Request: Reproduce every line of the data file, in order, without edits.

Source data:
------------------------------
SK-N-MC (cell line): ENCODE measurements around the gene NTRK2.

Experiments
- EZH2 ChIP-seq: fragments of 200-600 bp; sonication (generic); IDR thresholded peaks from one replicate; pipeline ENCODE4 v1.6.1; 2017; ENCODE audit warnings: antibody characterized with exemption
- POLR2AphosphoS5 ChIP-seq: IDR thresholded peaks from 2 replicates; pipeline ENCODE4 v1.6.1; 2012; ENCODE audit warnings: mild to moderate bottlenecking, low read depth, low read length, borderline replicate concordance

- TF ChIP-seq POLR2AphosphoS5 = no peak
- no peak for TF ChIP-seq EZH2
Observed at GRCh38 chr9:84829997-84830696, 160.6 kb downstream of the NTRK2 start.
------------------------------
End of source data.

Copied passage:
SK-N-MC (cell line): ENCODE measurements around the gene NTRK2.

Experiments
- EZH2 ChIP-seq: fragments of 200-600 bp; sonication (generic); IDR thresholded peaks from one replicate; pipeline ENCODE4 v1.6.1; 2017; ENCODE audit warnings: antibody characterized with exemption
- POLR2AphosphoS5 ChIP-seq: IDR thresholded peaks from 2 replicates; pipeline ENCODE4 v1.6.1; 2012; ENCODE audit warnings: mild to moderate bottlenecking, low read depth, low read length, borderline replicate concordance

- TF ChIP-seq POLR2AphosphoS5 = no peak
- no peak for TF ChIP-seq EZH2
Observed at GRCh38 chr9:84829997-84830696, 160.6 kb downstream of the NTRK2 start.